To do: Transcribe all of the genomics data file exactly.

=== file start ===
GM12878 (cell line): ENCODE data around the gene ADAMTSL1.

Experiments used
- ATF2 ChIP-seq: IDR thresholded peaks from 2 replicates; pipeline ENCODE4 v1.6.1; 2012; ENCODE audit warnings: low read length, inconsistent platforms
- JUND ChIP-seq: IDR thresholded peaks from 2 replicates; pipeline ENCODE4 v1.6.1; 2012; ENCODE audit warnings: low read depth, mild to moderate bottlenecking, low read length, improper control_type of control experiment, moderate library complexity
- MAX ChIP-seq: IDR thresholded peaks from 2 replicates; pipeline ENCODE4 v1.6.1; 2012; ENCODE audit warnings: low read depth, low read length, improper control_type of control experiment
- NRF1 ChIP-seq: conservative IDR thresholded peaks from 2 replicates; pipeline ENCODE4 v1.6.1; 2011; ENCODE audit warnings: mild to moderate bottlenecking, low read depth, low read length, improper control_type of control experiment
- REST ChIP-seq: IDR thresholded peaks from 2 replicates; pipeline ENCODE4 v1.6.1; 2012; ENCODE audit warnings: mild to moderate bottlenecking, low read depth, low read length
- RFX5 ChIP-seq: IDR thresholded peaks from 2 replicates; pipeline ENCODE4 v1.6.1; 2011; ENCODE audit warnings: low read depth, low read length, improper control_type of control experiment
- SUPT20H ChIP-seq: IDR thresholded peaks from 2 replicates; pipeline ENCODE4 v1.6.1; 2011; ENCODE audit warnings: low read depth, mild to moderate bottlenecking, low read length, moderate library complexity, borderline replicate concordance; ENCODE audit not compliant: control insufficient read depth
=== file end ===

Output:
GM12878 (cell line): ENCODE data around the gene ADAMTSL1.

Experiments used
- ATF2 ChIP-seq: IDR thresholded peaks from 2 replicates; pipeline ENCODE4 v1.6.1; 2012; ENCODE audit warnings: low read length, inconsistent platforms
- JUND ChIP-seq: IDR thresholded peaks from 2 replicates; pipeline ENCODE4 v1.6.1; 2012; ENCODE audit warnings: low read depth, mild to moderate bottlenecking, low read length, improper control_type of control experiment, moderate library complexity
- MAX ChIP-seq: IDR thresholded peaks from 2 replicates; pipeline ENCODE4 v1.6.1; 2012; ENCODE audit warnings: low read depth, low read length, improper control_type of control experiment
- NRF1 ChIP-seq: conservative IDR thresholded peaks from 2 replicates; pipeline ENCODE4 v1.6.1; 2011; ENCODE audit warnings: mild to moderate bottlenecking, low read depth, low read length, improper control_type of control experiment
- REST ChIP-seq: IDR thresholded peaks from 2 replicates; pipeline ENCODE4 v1.6.1; 2012; ENCODE audit warnings: mild to moderate bottlenecking, low read depth, low read length
- RFX5 ChIP-seq: IDR thresholded peaks from 2 replicates; pipeline ENCODE4 v1.6.1; 2011; ENCODE audit warnings: low read depth, low read length, improper control_type of control experiment
- SUPT20H ChIP-seq: IDR thresholded peaks from 2 replicates; pipeline ENCODE4 v1.6.1; 2011; ENCODE audit warnings: low read depth, mild to moderate bottlenecking, low read length, moderate library complexity, borderline replicate concordance; ENCODE audit not compliant: control insufficient read depth